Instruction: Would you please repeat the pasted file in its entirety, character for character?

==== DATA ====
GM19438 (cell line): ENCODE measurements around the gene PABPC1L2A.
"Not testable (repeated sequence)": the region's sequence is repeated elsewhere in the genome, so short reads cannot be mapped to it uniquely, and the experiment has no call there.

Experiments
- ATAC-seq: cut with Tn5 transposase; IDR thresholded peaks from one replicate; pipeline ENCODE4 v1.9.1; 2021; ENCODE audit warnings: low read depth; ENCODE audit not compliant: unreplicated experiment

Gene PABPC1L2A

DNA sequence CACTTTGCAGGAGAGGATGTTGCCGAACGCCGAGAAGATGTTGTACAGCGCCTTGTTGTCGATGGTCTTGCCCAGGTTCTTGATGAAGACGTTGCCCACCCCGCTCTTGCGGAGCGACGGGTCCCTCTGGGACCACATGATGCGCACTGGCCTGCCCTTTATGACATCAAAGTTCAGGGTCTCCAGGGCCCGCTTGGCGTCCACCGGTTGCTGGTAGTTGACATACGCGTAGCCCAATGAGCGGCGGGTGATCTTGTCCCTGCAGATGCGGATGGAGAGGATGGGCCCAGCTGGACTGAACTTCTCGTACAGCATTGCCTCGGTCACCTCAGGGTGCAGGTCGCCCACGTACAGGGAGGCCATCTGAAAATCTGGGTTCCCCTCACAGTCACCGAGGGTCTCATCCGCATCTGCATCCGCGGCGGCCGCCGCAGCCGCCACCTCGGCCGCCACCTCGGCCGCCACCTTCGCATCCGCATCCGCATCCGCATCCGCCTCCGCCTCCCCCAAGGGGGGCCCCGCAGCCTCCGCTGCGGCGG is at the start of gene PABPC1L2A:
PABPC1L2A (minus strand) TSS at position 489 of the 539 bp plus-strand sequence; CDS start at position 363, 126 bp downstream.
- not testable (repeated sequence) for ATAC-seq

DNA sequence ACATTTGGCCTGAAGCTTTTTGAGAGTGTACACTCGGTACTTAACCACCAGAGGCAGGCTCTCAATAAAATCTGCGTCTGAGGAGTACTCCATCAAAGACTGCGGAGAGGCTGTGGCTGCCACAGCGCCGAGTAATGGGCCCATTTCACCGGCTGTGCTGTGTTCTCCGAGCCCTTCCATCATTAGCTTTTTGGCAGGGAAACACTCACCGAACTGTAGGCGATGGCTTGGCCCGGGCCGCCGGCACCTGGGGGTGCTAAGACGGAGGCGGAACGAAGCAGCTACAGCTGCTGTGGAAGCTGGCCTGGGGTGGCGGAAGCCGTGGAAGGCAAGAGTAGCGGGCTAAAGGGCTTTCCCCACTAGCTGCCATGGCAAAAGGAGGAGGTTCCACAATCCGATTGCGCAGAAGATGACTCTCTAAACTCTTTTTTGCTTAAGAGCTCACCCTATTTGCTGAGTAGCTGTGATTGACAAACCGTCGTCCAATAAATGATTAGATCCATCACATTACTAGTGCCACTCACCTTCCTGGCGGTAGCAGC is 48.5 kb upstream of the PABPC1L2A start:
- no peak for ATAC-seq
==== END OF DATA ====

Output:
GM19438 (cell line): ENCODE measurements around the gene PABPC1L2A.
"Not testable (repeated sequence)": the region's sequence is repeated elsewhere in the genome, so short reads cannot be mapped to it uniquely, and the experiment has no call there.

Experiments
- ATAC-seq: cut with Tn5 transposase; IDR thresholded peaks from one replicate; pipeline ENCODE4 v1.9.1; 2021; ENCODE audit warnings: low read depth; ENCODE audit not compliant: unreplicated experiment

Gene PABPC1L2A

DNA sequence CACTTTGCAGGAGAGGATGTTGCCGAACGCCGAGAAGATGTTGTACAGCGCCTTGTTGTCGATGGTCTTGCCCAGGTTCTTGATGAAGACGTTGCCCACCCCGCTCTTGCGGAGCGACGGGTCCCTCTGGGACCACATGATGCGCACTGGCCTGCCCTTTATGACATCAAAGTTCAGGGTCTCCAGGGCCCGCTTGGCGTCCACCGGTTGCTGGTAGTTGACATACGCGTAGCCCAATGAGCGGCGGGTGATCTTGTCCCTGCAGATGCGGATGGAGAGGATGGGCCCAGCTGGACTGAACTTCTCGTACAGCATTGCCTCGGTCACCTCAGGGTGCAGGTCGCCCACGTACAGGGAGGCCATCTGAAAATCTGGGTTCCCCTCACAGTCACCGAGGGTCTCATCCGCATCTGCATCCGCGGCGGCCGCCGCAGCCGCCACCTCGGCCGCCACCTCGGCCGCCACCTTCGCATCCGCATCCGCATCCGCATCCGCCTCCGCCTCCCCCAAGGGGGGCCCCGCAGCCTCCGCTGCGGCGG is at the start of gene PABPC1L2A:
PABPC1L2A (minus strand) TSS at position 489 of the 539 bp plus-strand sequence; CDS start at position 363, 126 bp downstream.
- not testable (repeated sequence) for ATAC-seq

DNA sequence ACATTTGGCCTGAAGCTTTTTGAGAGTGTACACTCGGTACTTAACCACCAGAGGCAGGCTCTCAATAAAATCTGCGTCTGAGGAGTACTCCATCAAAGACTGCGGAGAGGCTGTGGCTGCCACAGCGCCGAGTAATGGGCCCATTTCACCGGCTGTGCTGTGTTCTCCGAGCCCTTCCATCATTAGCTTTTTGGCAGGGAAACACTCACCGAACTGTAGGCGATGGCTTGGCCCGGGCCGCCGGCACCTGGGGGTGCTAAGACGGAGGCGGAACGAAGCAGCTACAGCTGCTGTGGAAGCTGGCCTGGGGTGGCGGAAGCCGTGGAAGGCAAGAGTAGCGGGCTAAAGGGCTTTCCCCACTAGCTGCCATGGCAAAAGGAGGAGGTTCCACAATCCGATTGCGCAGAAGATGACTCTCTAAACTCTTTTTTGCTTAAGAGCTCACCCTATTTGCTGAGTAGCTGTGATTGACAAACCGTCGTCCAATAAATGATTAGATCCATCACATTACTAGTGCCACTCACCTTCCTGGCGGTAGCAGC is 48.5 kb upstream of the PABPC1L2A start:
- no peak for ATAC-seq